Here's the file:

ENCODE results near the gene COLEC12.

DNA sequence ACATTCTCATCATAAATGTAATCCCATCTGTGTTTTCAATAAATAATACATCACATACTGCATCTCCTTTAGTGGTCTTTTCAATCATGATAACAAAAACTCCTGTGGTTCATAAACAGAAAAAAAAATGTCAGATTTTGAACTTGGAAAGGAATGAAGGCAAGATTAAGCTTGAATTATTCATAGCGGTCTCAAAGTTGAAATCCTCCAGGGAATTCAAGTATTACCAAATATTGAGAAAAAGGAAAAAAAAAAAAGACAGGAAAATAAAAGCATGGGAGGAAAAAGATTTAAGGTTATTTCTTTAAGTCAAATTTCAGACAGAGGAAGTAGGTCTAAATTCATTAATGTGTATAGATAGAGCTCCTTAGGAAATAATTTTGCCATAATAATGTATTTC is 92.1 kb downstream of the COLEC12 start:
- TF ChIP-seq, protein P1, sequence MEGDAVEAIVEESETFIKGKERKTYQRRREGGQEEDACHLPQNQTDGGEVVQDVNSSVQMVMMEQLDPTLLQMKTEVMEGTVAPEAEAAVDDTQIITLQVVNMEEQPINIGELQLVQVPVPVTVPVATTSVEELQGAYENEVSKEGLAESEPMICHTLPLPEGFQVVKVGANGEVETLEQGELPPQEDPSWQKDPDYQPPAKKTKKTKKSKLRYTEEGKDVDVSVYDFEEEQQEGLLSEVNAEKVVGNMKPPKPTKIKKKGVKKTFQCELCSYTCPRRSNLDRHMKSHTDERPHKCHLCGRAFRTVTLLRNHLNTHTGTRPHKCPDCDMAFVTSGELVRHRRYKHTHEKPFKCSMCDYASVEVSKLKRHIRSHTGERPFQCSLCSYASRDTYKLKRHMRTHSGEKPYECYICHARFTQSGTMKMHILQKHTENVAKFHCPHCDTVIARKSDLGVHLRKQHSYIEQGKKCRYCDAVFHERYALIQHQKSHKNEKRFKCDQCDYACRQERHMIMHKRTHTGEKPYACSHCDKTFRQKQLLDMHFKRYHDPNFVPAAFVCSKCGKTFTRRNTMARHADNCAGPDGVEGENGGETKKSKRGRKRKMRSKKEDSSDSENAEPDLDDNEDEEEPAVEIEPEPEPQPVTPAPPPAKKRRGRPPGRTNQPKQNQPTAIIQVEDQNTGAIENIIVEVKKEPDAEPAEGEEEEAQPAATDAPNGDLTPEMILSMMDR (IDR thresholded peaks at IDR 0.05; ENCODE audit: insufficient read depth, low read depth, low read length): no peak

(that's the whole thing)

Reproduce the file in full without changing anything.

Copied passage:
ENCODE results near the gene COLEC12.

DNA sequence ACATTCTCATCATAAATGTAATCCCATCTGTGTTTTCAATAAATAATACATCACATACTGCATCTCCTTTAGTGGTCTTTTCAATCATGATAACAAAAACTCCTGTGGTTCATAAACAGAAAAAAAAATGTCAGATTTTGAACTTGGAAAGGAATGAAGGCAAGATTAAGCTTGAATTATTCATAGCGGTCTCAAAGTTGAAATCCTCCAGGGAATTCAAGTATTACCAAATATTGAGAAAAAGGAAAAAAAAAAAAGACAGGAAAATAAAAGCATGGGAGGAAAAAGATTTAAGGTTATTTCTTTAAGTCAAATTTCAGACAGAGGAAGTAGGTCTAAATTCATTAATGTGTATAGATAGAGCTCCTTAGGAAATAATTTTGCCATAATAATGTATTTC is 92.1 kb downstream of the COLEC12 start:
- TF ChIP-seq, protein P1, sequence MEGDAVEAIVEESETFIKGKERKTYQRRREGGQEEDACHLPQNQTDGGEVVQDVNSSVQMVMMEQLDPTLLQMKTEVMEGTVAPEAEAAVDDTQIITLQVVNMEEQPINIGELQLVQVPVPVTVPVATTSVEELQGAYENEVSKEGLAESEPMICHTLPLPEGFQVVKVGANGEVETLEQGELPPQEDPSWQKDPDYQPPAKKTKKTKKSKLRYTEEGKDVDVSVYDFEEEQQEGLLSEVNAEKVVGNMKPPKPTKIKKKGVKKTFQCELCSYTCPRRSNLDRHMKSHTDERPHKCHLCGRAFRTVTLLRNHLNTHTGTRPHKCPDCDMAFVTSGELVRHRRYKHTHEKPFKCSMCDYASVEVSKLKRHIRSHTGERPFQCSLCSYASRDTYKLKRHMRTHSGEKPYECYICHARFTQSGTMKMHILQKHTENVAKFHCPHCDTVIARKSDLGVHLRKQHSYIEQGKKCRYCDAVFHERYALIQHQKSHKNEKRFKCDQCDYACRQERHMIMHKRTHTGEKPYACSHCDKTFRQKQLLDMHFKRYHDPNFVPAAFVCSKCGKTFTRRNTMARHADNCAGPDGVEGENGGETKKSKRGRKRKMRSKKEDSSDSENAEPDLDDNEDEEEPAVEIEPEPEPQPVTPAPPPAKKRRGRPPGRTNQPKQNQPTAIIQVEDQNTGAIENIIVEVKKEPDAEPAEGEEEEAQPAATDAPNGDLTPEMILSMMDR (IDR thresholded peaks at IDR 0.05; ENCODE audit: insufficient read depth, low read depth, low read length): no peak